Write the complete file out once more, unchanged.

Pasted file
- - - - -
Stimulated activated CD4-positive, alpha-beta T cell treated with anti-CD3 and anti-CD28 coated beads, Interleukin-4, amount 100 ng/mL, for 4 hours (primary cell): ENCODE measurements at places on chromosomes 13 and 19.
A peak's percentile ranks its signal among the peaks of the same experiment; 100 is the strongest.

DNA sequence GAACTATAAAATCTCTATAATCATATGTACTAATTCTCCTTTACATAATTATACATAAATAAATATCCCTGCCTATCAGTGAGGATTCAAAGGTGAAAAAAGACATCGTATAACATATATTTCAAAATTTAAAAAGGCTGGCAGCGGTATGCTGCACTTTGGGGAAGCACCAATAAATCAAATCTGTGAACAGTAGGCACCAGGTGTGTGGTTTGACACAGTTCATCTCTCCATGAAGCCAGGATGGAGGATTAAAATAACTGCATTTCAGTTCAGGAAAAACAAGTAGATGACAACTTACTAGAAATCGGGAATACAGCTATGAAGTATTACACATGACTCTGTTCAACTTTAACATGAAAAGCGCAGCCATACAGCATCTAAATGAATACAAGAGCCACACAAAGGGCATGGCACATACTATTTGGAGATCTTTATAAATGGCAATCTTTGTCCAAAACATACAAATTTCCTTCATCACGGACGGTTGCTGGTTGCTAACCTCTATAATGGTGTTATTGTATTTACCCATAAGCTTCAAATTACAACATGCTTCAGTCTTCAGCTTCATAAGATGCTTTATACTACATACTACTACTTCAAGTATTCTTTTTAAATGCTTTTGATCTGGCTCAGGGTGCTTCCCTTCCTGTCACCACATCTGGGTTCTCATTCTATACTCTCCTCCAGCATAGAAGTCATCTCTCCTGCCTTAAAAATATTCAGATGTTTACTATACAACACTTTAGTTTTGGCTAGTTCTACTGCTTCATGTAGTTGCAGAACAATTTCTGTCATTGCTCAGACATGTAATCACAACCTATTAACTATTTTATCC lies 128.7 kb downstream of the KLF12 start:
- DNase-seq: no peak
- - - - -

Stimulated activated CD4-positive, alpha-beta T cell treated with anti-CD3 and anti-CD28 coated beads, Interleukin-4, amount 100 ng/mL, for 4 hours (primary cell): ENCODE measurements at places on chromosomes 13 and 19.
A peak's percentile ranks its signal among the peaks of the same experiment; 100 is the strongest.

DNA sequence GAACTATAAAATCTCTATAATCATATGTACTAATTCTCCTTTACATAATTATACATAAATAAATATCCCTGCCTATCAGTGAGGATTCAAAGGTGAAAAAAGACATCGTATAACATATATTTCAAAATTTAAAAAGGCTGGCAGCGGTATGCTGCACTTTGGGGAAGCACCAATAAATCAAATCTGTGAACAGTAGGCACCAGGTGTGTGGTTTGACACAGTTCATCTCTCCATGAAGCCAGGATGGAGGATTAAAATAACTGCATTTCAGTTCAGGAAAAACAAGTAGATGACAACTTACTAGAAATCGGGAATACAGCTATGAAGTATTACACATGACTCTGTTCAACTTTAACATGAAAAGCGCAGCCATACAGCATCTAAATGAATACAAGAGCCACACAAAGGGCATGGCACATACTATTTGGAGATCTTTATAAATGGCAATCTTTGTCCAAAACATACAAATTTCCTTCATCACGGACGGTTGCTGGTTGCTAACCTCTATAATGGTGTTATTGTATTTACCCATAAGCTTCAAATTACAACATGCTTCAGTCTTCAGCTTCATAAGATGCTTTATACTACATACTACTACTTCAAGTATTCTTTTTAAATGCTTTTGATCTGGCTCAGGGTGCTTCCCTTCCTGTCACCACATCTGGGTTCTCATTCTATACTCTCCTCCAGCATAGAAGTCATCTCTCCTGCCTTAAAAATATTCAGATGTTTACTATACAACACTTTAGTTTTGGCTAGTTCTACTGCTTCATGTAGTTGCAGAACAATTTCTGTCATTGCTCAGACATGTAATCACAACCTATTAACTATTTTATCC lies 128.7 kb downstream of the KLF12 start:
- DNase-seq: no peak